Reinvention Through Innovation

Despite the sluggish economy, a number of B.E. 100S companies are winning the battle for market share and profits by retooling their enterprises

BET to media giant Viacom in 2000. Over the last two years, he developed RLJ Development L.L.C. (No. 71 on the BE INDUSTRIAL/SERVICE 100 with $49.4 million in sales) through the purchase of Hilton and Marriott hotel properties. When Charles H. James III divested North American Produce from his family-owned enterprise, C.H. James & Co. Inc., in 1999, he knocked it off the 2000 BE INDUSTRIAL/SERVICE 100 list. Two years later, he sold his stake in an online produce supplier for more than $20 million. His latest venture, PrimeSource Food Service Equipment, grossed $139.9 million in 2002 and debuts on this year’s list at the 30th spot. At press time, James was in the process of selling his controlling interest in the company.

OPERATING IN THE SLOW LANE
Some lost big in an effort to remake their companies, especially those in the automotive industry. Rising foreign competition, product recalls, poor selling models, and profit-deflating financing deals overtook legions of auto dealers. A number of companies were forced to hawk their franchises in 2002. Much of Mel Farr Automotive Group (No. 2 on the 2002 BE AUTO DEALER 100 list with $353.3 million in sales) was put on the auction block. The former megafranchise and largest black-owned company in 1999 skidded off this year’s auto list after Farr was forced to sell his stores back to Ford Motor Co. due to stalled sales, internal management problems, and a failed strategy to serve inner-city customers who had bad credit. Farr is now left who had a Hyundai franchise and a used-car operation.

GAMBLING DURING TOUGH TIMES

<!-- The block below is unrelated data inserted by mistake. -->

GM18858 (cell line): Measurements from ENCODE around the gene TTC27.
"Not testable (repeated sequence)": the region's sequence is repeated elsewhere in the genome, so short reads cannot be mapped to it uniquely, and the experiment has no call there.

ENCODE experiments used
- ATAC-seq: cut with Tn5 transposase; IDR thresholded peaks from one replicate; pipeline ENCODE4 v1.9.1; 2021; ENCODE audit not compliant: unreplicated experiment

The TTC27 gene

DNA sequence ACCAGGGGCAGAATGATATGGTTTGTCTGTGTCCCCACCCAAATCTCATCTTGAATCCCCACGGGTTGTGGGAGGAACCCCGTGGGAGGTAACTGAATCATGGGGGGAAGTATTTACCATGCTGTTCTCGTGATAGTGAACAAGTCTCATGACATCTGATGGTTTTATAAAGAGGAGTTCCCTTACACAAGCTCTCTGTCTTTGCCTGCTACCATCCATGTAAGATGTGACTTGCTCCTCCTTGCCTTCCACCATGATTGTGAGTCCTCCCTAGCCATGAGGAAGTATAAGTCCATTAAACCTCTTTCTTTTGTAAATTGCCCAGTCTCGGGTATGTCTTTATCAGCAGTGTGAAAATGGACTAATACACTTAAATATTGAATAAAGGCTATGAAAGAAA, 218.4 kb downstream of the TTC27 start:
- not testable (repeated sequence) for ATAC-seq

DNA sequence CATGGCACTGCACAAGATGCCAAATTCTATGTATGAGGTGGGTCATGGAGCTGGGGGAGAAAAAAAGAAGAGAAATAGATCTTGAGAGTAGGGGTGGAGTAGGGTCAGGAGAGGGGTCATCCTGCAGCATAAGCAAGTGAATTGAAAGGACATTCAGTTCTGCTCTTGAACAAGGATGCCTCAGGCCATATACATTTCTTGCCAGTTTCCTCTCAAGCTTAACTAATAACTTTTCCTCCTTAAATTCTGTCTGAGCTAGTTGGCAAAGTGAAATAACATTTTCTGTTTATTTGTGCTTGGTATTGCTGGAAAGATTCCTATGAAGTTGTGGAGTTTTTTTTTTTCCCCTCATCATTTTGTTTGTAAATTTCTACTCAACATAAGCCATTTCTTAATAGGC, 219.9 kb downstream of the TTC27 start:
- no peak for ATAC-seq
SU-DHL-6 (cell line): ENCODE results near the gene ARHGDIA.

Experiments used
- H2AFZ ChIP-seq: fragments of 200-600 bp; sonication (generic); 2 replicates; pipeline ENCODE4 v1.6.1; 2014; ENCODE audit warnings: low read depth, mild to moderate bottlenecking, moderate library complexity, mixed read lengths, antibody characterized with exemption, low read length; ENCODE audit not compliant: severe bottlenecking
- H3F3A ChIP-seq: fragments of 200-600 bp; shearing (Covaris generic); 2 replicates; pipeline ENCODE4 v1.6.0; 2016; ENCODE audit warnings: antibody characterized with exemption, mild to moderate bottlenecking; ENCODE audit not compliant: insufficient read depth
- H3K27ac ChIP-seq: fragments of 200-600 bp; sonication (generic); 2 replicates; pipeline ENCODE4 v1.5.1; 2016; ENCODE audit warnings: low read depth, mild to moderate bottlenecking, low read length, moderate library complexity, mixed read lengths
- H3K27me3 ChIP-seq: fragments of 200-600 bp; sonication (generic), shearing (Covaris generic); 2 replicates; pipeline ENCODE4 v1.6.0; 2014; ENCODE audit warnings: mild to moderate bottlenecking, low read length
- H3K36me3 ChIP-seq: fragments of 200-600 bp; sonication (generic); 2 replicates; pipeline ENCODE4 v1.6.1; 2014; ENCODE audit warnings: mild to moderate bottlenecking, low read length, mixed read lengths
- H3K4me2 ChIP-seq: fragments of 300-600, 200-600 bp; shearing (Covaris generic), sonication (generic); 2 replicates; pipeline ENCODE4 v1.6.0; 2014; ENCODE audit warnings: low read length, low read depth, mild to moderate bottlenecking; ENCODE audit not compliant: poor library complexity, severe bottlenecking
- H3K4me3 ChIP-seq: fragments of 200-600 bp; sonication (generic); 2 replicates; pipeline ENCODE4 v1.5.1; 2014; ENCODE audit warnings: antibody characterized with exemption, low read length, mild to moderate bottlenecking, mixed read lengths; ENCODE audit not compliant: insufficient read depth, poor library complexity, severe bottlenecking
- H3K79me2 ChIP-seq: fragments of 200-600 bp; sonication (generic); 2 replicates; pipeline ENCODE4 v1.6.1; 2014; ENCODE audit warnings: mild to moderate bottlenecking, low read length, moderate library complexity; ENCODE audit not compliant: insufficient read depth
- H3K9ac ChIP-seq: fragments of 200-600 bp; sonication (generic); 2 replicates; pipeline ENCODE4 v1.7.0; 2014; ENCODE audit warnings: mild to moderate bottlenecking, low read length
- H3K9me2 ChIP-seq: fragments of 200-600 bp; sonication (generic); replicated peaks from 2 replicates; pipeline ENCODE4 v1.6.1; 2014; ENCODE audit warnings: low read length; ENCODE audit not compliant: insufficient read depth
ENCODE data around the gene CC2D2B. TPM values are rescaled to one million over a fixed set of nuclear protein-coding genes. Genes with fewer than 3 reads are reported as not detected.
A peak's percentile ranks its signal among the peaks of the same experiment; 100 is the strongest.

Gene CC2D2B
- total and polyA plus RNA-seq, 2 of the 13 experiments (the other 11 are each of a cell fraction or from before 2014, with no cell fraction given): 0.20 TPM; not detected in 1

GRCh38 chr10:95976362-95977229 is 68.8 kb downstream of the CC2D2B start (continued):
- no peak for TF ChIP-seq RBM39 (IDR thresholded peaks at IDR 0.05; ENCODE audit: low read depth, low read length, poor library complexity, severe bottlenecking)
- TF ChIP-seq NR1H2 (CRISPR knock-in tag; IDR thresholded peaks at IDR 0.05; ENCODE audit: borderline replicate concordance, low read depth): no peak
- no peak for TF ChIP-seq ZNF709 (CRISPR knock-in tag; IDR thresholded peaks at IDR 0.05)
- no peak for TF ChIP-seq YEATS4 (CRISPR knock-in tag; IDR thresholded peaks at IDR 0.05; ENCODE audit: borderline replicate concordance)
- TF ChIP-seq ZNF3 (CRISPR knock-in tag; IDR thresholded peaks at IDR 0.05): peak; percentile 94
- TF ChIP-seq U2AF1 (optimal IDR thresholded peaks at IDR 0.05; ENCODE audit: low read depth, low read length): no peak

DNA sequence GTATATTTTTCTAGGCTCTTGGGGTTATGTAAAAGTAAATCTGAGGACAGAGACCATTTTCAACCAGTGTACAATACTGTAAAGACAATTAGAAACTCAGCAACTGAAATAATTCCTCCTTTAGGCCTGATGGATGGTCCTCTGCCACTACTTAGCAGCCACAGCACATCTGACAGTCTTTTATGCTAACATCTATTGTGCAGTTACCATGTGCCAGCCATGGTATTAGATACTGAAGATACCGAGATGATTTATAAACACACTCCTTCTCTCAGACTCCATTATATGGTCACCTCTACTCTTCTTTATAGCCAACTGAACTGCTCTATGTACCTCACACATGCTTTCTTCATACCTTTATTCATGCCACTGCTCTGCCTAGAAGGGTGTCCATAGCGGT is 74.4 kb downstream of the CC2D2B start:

Other BE 100S firms found opportunity despite hard times. Last year’s BE Company of the Year, Rush Communications of NYC Inc. (No. 14 on the BE INDUSTRIAL/SERVICE 100 list with gross sales of $260 million), grew due to the extension of its Phat Farm men’s, women’s, and children’s clothing lines. “We sold 150,000 pairs of teen colors in just two weeks,” maintains CEO Russell Simmons, who says the female-oriented Baby Phat exceeded sales estimates and Phat Classic sportswear line continues to be a best seller. And Simmons recently launched new ventures, including a beverage company and a financial services company for the hip-hop community.

The Heritage Networks (No. 61 on the BE INDUSTRIAL/SERVICE 100 list) posted a 102% increase in revenue, from $30.5 million to $61.5 million, despite the most severe advertising slump in television history. How was this accomplished? “We actually found a way to benefit from the recession by getting bold instead of retracting and by benefiting from other people’s retractions,” says Frank Mercado-Valdes, CEO of the New York City-based seller of TV syndication time. (Heritage makes its money as commissions when it sells advertising against air time of reruns and original programming.)

While the shaky economy unnerved other companies into canceling their weekend shows, Heritage charged forward in 2002. It launched three original properties — ‘N Gear, Livin’ Large, and Weekend Vibe — through partnerships with Dick Clark Productions; Carsey-Warner, one of the leading TV program distributors; and Vibe magazine.

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